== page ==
Untitled, by Bryan Adams
‘Etiam capillus unus habet umbram suam’
The smallest hair casts a shadow
— Francis Bacon
Perhaps more than most, I am familiar with the concrete pleasures of physical space. Making a building involves immersing oneself in the sensuous but also legible conditions of proportion, geometry, mass, surface and light. At the beginning of a project, when the design is still a series of ideas, this immersive experience necessarily happens in the head, but it has concrete, tactile qualities nonetheless: I would never describe the imagined reality of architecture as abstract.
The pleasures of abstraction are different. Things can become interesting when the nature of what you are looking at is uncertain. What is the subject? What is the perspective? Without a readable context and a means to work out scale, the collateral information necessary for even the loosest interpretation is lacking. Is this something small and close or vast and distant? Are these marks made by man or by nature?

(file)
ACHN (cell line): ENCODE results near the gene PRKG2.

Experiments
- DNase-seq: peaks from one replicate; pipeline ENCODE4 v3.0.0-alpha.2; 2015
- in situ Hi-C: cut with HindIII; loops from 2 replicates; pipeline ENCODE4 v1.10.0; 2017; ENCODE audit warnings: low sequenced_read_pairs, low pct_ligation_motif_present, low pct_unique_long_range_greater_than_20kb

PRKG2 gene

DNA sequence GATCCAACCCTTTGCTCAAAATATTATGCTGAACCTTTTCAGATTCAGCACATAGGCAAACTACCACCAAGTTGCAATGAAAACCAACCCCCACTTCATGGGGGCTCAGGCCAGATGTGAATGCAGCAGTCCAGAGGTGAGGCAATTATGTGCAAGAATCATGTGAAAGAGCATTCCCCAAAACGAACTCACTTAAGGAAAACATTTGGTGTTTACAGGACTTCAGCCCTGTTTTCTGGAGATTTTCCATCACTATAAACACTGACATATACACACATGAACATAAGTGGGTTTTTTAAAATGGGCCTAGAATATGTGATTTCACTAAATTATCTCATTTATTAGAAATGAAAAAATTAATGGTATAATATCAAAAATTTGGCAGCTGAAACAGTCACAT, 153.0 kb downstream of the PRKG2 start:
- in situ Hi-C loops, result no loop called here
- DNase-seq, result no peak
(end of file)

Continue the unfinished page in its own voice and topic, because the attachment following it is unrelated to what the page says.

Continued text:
We are used to decoding being the natural consequence of seeing, but in these circumstances, understanding in a literal sense stops being the point. The instinct to characterise falls away. The simple act of looking becomes a form of meditation. In the absence of any conventional resting point for the gaze, the sensitised eye is free to register the smallest details and variations of tone, texture, shadow and pattern.
One might assume that this condition of unknowability keeps the viewer on the surface of things, but the reality is that it opens up the possibility of going deeper. One realises how much there is to see in an apparently calm visual field, at the same time as one appreciates that simplicity and richness are not inevitably contradictory states.
— John Pawson